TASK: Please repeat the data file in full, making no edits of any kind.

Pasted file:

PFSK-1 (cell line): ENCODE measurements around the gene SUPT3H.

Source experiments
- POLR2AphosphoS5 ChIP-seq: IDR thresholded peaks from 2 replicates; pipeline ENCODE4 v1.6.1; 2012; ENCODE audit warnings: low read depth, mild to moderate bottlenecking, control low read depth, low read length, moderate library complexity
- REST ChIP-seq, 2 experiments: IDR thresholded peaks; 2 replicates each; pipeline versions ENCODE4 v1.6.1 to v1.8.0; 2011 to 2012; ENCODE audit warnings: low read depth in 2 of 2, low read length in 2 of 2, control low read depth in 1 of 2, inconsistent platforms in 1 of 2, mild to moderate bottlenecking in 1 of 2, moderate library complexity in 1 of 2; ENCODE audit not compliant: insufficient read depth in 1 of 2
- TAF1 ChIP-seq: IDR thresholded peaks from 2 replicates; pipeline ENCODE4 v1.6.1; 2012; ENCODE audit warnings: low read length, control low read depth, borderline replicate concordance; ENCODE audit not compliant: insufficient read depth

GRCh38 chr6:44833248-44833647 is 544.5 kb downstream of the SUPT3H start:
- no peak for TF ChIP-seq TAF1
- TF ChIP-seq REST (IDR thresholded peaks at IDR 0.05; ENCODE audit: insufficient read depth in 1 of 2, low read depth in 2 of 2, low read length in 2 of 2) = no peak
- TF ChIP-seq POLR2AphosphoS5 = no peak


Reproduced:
PFSK-1 (cell line): ENCODE measurements around the gene SUPT3H.

Source experiments
- POLR2AphosphoS5 ChIP-seq: IDR thresholded peaks from 2 replicates; pipeline ENCODE4 v1.6.1; 2012; ENCODE audit warnings: low read depth, mild to moderate bottlenecking, control low read depth, low read length, moderate library complexity
- REST ChIP-seq, 2 experiments: IDR thresholded peaks; 2 replicates each; pipeline versions ENCODE4 v1.6.1 to v1.8.0; 2011 to 2012; ENCODE audit warnings: low read depth in 2 of 2, low read length in 2 of 2, control low read depth in 1 of 2, inconsistent platforms in 1 of 2, mild to moderate bottlenecking in 1 of 2, moderate library complexity in 1 of 2; ENCODE audit not compliant: insufficient read depth in 1 of 2
- TAF1 ChIP-seq: IDR thresholded peaks from 2 replicates; pipeline ENCODE4 v1.6.1; 2012; ENCODE audit warnings: low read length, control low read depth, borderline replicate concordance; ENCODE audit not compliant: insufficient read depth

GRCh38 chr6:44833248-44833647 is 544.5 kb downstream of the SUPT3H start:
- no peak for TF ChIP-seq TAF1
- TF ChIP-seq REST (IDR thresholded peaks at IDR 0.05; ENCODE audit: insufficient read depth in 1 of 2, low read depth in 2 of 2, low read length in 2 of 2) = no peak
- TF ChIP-seq POLR2AphosphoS5 = no peak